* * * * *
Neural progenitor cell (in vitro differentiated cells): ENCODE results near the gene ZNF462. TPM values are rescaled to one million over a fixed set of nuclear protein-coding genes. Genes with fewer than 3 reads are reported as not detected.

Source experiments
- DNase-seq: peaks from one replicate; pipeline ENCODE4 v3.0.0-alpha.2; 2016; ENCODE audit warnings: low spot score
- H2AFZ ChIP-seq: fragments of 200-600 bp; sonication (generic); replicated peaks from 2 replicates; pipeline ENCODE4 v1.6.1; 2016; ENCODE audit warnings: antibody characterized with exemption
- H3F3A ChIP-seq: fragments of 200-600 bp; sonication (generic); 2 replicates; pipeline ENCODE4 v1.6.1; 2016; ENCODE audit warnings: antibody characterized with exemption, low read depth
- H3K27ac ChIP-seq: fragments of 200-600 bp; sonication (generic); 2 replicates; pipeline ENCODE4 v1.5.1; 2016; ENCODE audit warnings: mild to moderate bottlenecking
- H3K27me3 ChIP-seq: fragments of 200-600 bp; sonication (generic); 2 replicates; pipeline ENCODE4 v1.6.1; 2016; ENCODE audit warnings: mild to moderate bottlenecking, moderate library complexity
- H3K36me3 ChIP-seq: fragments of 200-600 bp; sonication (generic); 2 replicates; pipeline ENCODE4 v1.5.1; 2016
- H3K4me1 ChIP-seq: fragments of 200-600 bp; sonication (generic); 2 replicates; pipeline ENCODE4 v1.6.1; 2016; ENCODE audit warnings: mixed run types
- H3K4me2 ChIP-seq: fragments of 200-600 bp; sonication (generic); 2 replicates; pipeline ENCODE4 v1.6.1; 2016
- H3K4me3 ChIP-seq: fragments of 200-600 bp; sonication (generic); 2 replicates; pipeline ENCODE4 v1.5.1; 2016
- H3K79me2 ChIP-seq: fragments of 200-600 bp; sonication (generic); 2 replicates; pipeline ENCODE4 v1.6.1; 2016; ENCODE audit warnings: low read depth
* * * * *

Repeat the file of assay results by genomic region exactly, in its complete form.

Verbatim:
Neural progenitor cell (in vitro differentiated cells): ENCODE results near the gene ZNF462. TPM values are rescaled to one million over a fixed set of nuclear protein-coding genes. Genes with fewer than 3 reads are reported as not detected.

Source experiments
- DNase-seq: peaks from one replicate; pipeline ENCODE4 v3.0.0-alpha.2; 2016; ENCODE audit warnings: low spot score
- H2AFZ ChIP-seq: fragments of 200-600 bp; sonication (generic); replicated peaks from 2 replicates; pipeline ENCODE4 v1.6.1; 2016; ENCODE audit warnings: antibody characterized with exemption
- H3F3A ChIP-seq: fragments of 200-600 bp; sonication (generic); 2 replicates; pipeline ENCODE4 v1.6.1; 2016; ENCODE audit warnings: antibody characterized with exemption, low read depth
- H3K27ac ChIP-seq: fragments of 200-600 bp; sonication (generic); 2 replicates; pipeline ENCODE4 v1.5.1; 2016; ENCODE audit warnings: mild to moderate bottlenecking
- H3K27me3 ChIP-seq: fragments of 200-600 bp; sonication (generic); 2 replicates; pipeline ENCODE4 v1.6.1; 2016; ENCODE audit warnings: mild to moderate bottlenecking, moderate library complexity
- H3K36me3 ChIP-seq: fragments of 200-600 bp; sonication (generic); 2 replicates; pipeline ENCODE4 v1.5.1; 2016
- H3K4me1 ChIP-seq: fragments of 200-600 bp; sonication (generic); 2 replicates; pipeline ENCODE4 v1.6.1; 2016; ENCODE audit warnings: mixed run types
- H3K4me2 ChIP-seq: fragments of 200-600 bp; sonication (generic); 2 replicates; pipeline ENCODE4 v1.6.1; 2016
- H3K4me3 ChIP-seq: fragments of 200-600 bp; sonication (generic); 2 replicates; pipeline ENCODE4 v1.5.1; 2016
- H3K79me2 ChIP-seq: fragments of 200-600 bp; sonication (generic); 2 replicates; pipeline ENCODE4 v1.6.1; 2016; ENCODE audit warnings: low read depth